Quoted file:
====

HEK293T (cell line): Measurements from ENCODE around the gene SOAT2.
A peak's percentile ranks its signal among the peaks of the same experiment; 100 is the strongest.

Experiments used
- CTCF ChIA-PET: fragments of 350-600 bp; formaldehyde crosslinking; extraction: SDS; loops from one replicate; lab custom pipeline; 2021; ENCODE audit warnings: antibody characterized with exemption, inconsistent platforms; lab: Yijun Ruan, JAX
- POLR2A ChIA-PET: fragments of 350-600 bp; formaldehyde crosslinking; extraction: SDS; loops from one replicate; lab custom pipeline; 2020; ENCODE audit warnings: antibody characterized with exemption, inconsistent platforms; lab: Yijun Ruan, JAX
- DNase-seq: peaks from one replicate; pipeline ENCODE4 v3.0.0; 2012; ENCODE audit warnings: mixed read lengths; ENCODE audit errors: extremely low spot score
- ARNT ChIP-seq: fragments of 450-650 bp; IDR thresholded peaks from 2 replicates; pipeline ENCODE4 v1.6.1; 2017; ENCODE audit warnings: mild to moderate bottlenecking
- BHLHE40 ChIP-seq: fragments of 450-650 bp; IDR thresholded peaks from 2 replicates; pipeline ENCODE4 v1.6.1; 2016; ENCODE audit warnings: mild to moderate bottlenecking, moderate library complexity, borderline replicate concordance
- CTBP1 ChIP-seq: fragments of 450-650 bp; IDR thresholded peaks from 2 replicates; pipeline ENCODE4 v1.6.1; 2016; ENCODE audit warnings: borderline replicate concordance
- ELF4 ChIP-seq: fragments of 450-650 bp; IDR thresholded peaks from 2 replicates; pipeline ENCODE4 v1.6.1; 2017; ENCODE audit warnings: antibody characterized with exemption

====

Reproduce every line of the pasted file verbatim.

HEK293T (cell line): Measurements from ENCODE around the gene SOAT2.
A peak's percentile ranks its signal among the peaks of the same experiment; 100 is the strongest.

Experiments used
- CTCF ChIA-PET: fragments of 350-600 bp; formaldehyde crosslinking; extraction: SDS; loops from one replicate; lab custom pipeline; 2021; ENCODE audit warnings: antibody characterized with exemption, inconsistent platforms; lab: Yijun Ruan, JAX
- POLR2A ChIA-PET: fragments of 350-600 bp; formaldehyde crosslinking; extraction: SDS; loops from one replicate; lab custom pipeline; 2020; ENCODE audit warnings: antibody characterized with exemption, inconsistent platforms; lab: Yijun Ruan, JAX
- DNase-seq: peaks from one replicate; pipeline ENCODE4 v3.0.0; 2012; ENCODE audit warnings: mixed read lengths; ENCODE audit errors: extremely low spot score
- ARNT ChIP-seq: fragments of 450-650 bp; IDR thresholded peaks from 2 replicates; pipeline ENCODE4 v1.6.1; 2017; ENCODE audit warnings: mild to moderate bottlenecking
- BHLHE40 ChIP-seq: fragments of 450-650 bp; IDR thresholded peaks from 2 replicates; pipeline ENCODE4 v1.6.1; 2016; ENCODE audit warnings: mild to moderate bottlenecking, moderate library complexity, borderline replicate concordance
- CTBP1 ChIP-seq: fragments of 450-650 bp; IDR thresholded peaks from 2 replicates; pipeline ENCODE4 v1.6.1; 2016; ENCODE audit warnings: borderline replicate concordance
- ELF4 ChIP-seq: fragments of 450-650 bp; IDR thresholded peaks from 2 replicates; pipeline ENCODE4 v1.6.1; 2017; ENCODE audit warnings: antibody characterized with exemption